The accumulation of lacustrine and fluvial deposits started in different parts of the lake basin from the Boreal Chronozone, demonstrating a water level rise. Due to uneven crustal rebound, it started earlier in the areas south of the investigated part (Miidel et al. 1995). In the surroundings of the mouth of the Emajogi River (southern part of the area under discussion), the water level rise is recorded from the second half of the Atlantic Chronozone. According to diatom evidence from the site of L. Lammijarv (Davydova & Kimmel 1991), it was not until the Subboreal Chronozone that L. Peipsi joined with the body of water south of the area considered (Hang & Miidel 1999b). Due to wave-wash in the surroundings of Piirissaar Island in the course of the water level rise, sandy deposits were accumulating in the southern part of the investigated area (Figs. 3, 5). A layer of buried peat covered with 1.5-2 m of lacustrine sand was found in the southern part of the lake 7-11 km offshore (sites 16, 17; Figs. 1, 3). Preliminary data from the pollen record demonstrates the Preboreal age of the peat, supporting therefore the currently concluded low water level at the beginning of the Preboreal Lake Peipsi stage.

The Early Holocene water level changes close to the present north coast of L. Peipsi are still under discussion. It has been supposed that as long as until the Atlantic Chronozone the waters of L. Small Peipsi flooded the area NNW of the present coast, having the water level 5-6 m higher than at present (Miidel et al. 1975). This supposition is very hard to adjust to the data of the current research. So it is difficult to explain why Holocene lacustrine deposits are lacking in the northern offshore area of the lake (Figs. 3, 5). If at the beginning of the Holocene the lake was several metres deeper than at present, these deposits ought to exist there, because in similar conditions in the central part of the lake they are up to 6 m thick. According to our lithological data it is more obvious to suggest a water level rise instead of deep-water conditions. During the low water level stage (Preboreal L. Peipsi) at the beginning of the Holocene, when the lake marl was accumulating in the deeper, central part of the lake, the northern part of the recent lake was most likely dry or wetland. Probably the wave-wash turned the accumulation of gyttja impossible during the following slow water level rise. In a way this is supported by the lack of the upper portion of varved clays in the area resulting from the abrasion.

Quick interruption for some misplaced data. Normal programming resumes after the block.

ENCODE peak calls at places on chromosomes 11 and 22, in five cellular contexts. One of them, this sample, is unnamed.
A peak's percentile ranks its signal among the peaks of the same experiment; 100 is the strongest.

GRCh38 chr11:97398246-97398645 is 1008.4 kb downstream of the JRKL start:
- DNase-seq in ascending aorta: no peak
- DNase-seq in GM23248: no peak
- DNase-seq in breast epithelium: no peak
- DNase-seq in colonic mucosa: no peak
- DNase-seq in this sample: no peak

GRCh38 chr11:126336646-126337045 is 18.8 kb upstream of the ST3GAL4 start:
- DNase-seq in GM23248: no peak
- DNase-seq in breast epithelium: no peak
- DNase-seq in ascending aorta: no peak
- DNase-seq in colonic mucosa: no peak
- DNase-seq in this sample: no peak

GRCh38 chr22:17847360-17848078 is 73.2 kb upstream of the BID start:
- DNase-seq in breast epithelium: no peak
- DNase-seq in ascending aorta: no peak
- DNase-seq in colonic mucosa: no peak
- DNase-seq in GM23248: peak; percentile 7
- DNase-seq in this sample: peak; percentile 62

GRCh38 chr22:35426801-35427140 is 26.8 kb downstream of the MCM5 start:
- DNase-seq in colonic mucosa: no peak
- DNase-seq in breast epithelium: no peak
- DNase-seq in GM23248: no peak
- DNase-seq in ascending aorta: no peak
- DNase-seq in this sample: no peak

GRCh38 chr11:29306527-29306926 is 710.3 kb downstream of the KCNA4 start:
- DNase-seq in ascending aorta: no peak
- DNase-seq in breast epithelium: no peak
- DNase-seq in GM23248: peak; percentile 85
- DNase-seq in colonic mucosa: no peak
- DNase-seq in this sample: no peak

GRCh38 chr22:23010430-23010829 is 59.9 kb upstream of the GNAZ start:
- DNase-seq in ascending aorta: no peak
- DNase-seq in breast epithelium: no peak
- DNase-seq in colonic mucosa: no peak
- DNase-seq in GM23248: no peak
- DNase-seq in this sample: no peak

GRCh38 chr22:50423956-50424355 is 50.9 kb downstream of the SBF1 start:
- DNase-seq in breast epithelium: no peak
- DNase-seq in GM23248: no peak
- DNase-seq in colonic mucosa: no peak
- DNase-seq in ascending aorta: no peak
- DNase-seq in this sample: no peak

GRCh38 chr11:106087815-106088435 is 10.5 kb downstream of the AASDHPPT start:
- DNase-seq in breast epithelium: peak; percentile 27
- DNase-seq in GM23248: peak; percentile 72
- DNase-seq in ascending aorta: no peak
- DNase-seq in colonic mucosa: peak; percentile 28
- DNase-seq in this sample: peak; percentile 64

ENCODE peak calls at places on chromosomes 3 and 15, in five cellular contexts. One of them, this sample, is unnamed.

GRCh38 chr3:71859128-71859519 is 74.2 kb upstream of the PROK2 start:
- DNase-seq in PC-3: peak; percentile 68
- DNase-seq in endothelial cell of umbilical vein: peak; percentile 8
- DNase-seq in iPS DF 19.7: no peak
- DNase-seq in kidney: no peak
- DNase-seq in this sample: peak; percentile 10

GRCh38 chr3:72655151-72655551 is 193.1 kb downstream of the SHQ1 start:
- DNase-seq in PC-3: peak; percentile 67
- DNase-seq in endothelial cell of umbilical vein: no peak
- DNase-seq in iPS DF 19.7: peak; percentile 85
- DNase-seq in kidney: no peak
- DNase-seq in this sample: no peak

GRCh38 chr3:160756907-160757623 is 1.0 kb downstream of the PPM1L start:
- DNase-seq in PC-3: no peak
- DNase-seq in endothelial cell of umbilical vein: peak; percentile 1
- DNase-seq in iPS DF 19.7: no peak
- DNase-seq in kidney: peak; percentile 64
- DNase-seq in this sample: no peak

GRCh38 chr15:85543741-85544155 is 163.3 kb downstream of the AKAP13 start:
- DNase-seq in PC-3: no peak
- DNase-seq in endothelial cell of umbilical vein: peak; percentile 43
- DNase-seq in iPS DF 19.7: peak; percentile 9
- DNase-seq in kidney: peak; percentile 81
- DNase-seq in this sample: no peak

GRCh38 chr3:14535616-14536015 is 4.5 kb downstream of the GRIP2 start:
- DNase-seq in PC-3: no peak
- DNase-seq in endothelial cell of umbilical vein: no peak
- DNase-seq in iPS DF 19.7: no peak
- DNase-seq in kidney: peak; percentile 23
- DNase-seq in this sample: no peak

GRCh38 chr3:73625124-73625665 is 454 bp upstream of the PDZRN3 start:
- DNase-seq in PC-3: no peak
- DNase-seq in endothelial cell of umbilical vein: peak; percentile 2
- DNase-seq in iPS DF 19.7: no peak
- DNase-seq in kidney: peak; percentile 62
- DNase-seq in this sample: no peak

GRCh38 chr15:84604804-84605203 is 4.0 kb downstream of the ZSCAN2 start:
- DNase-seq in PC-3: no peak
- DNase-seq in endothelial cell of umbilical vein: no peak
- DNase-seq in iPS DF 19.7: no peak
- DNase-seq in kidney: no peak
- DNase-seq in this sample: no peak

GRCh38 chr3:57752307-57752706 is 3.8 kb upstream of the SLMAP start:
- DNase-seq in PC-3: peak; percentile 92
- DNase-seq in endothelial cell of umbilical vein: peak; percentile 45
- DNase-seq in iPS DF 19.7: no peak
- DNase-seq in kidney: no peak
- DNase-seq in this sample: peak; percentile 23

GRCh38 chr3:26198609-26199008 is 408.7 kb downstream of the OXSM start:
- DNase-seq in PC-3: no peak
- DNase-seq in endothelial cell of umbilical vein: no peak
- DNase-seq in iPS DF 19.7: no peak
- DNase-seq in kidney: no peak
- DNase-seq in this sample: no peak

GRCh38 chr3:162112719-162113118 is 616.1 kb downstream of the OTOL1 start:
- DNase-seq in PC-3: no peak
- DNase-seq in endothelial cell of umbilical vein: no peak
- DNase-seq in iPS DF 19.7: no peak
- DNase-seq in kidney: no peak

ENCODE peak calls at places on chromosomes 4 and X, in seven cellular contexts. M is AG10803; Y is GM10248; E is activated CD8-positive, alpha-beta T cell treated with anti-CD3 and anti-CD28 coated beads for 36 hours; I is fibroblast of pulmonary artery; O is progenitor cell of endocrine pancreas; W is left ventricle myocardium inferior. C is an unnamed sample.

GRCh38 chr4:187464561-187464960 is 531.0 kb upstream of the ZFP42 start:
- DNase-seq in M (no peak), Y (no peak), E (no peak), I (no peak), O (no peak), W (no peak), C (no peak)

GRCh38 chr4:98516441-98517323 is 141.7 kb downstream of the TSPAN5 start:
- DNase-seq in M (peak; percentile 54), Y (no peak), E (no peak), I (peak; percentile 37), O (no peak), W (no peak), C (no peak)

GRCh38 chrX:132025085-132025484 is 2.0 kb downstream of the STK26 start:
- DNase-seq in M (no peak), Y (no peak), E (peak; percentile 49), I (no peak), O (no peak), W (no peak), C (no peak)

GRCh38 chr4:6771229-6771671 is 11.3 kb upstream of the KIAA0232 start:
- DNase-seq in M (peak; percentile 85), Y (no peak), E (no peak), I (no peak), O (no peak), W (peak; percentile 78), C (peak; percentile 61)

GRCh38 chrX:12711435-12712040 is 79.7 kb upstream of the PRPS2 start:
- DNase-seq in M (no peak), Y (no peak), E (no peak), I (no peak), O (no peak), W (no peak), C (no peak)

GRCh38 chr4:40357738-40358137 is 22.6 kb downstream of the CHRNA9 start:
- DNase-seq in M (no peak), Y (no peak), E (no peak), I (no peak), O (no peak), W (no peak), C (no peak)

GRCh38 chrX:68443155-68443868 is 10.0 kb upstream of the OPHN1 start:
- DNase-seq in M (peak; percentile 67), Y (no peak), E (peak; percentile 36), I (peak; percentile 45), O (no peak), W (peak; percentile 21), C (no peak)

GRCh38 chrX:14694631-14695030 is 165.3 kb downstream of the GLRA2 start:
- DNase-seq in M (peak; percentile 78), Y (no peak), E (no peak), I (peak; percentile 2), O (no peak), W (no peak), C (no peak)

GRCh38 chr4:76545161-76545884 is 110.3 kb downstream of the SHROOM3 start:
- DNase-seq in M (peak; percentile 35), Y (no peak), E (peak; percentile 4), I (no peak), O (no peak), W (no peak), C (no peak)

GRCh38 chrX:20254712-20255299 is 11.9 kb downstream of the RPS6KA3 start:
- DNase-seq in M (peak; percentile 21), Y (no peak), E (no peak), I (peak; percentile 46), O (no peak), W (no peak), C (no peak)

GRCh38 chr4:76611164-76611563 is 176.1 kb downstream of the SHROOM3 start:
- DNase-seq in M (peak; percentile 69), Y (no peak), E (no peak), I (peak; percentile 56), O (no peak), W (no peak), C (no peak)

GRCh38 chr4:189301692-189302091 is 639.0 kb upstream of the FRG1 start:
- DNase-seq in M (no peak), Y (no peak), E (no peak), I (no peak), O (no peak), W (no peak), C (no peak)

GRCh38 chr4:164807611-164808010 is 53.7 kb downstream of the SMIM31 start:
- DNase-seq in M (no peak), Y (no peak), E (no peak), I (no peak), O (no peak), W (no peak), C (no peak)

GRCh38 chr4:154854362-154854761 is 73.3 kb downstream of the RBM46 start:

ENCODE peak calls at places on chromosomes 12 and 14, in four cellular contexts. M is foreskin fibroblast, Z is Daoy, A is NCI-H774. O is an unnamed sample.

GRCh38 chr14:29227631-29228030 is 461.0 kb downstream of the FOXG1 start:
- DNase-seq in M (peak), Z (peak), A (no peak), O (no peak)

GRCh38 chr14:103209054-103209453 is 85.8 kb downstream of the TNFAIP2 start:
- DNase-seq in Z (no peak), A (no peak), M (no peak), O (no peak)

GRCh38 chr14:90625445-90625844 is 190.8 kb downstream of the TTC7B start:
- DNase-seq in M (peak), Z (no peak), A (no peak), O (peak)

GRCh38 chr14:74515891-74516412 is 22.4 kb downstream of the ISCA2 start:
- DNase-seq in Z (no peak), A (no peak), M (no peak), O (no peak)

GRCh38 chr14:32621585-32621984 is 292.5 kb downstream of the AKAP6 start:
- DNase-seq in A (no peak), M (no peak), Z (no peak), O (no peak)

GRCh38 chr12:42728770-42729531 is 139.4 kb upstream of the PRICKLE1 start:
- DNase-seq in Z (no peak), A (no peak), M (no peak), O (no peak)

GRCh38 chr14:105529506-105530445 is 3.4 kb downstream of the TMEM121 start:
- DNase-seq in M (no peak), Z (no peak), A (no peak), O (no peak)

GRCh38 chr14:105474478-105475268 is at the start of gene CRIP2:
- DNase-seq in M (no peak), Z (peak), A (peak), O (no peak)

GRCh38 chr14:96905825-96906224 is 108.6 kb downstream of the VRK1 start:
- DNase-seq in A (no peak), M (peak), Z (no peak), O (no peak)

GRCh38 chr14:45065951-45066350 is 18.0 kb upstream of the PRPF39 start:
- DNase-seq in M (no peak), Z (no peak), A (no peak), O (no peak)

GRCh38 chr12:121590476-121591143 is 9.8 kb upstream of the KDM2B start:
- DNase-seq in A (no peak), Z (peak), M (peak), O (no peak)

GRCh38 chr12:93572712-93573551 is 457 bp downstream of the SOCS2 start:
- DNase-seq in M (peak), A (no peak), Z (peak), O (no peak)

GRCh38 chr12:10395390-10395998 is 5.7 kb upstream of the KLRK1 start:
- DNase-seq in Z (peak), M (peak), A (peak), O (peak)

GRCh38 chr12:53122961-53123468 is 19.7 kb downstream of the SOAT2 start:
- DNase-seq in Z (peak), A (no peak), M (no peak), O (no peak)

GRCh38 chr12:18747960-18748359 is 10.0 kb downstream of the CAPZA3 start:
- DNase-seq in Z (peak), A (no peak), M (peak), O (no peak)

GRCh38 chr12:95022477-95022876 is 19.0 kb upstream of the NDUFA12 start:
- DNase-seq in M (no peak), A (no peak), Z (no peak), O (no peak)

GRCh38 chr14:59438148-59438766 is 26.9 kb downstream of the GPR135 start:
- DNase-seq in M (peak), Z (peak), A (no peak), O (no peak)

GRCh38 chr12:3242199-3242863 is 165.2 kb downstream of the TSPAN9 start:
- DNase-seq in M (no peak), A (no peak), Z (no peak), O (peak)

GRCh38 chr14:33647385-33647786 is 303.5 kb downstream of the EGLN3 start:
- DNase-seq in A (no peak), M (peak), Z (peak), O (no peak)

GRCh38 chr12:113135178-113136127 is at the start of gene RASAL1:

1. In the northern part of the investigated area (Fig. 1) seismic stratigraphy (Noormets et al. 1998) correlates well with the coring data. In the southern part of the lake glaciolacustrine varved clay was not distinguished within the corings (Fig. 3). At the same time, an up to 13 m thick layer of varved clays was recorded from the seismic profiles (Fig. 2C). Additional mapping of bottom deposits in the area is recommended to confirm the misinterpretation from seismoacoustic profiles.

2. Data from the echosounder profiles supported by the coring data allow us to outline the distribution and the thickness of lake marl and organic gyttja deposits in the lake (Fig. 5).

3. The L. Peipsi depression deglaciated before the development of the Pandivere-Neva ice-marginal formations 13 300 calendar years ago (Saarnisto & Saarinen 2001). It is supposed that deglaciation from the Piirissaar glaciofluvial delta to the north coast of the recent lake lasted 500-700 years.